Continuous clarification and emergent requirements flows in software ecosystems

I am very happy that Springer’s Requirements Engineering Journal has accepted our paper on continuous clarification and emergent requirements flows in open-commercial software ecosystems (open access to paper). This paper was joint work with Aminah Yussuf, Kelly Blincoe, Daniela Damian, and Alessia Knauss.

For me, the highlight of this paper is the visualization of emergent requirements flows throughout the ecosystem (see Fig. 1) as well as an analysis of the impact these emergent flows have with respect to our previous works on continuous clarification and RE in software ecosystems.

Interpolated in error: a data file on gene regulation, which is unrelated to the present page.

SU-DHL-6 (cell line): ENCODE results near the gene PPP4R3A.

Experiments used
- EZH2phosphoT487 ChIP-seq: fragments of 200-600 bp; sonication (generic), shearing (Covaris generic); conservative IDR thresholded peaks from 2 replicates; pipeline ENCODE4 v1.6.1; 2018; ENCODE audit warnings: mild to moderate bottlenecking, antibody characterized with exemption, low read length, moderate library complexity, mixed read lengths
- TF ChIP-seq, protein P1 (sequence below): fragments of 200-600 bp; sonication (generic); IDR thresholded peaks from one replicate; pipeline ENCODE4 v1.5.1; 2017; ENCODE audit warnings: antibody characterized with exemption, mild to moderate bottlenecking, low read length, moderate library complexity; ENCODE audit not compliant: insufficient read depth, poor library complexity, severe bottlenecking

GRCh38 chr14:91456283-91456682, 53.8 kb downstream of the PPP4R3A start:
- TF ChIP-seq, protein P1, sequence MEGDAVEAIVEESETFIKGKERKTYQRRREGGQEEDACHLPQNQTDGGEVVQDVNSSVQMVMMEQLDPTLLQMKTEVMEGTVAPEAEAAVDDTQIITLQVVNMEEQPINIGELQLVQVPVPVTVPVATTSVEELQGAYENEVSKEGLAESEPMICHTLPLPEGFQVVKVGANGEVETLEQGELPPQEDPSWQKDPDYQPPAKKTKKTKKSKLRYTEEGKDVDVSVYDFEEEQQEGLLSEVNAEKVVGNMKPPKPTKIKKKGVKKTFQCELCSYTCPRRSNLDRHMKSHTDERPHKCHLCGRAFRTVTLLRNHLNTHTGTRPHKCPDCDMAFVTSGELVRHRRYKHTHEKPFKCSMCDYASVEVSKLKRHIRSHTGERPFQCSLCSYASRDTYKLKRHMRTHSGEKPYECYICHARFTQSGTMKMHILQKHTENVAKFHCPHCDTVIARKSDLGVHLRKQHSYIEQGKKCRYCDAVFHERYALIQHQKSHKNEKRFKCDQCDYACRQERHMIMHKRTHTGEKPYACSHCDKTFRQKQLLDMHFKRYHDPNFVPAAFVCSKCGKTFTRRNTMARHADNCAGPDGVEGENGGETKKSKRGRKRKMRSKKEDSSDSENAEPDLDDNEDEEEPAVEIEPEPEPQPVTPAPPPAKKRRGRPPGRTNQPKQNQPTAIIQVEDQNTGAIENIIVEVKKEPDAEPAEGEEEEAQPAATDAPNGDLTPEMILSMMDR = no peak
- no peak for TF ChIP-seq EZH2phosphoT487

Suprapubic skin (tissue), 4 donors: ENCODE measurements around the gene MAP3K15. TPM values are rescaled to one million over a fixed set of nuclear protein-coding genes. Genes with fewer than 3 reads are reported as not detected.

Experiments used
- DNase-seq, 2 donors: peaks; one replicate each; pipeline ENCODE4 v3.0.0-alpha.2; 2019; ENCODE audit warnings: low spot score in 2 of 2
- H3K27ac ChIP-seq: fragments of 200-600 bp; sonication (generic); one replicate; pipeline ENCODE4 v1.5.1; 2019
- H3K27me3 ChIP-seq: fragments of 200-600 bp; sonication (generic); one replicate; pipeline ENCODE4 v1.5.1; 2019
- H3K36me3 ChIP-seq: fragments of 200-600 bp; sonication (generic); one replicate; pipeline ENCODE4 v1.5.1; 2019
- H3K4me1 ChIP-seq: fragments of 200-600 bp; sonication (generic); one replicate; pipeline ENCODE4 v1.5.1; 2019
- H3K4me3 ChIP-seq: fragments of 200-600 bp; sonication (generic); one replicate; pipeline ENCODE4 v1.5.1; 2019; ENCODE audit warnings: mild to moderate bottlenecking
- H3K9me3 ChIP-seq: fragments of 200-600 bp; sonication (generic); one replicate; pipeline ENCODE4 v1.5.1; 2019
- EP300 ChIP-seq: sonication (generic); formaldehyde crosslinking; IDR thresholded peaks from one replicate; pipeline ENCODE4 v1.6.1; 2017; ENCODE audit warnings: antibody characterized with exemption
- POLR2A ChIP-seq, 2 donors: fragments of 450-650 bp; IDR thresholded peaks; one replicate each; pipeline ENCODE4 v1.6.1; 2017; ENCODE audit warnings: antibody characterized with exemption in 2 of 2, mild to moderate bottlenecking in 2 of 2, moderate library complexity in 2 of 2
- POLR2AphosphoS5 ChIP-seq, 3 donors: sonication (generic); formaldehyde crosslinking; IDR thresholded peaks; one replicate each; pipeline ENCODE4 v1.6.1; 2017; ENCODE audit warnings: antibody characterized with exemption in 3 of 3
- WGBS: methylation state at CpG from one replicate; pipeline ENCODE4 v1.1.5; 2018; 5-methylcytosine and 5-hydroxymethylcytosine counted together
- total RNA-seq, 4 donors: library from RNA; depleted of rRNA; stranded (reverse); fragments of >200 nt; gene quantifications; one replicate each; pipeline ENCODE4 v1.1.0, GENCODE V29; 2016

Fig. 1: Emergent communication across product teams and ecosystem actors. Size of nodes depicts number of emergent contributions by this stakeholder, color of links depicts comment type (yellow = requirements negotiation, green = coordination, brown = information).

Title: Continuous clarification and emergent requirements flows in open-commercial software ecosystems (open access to paper)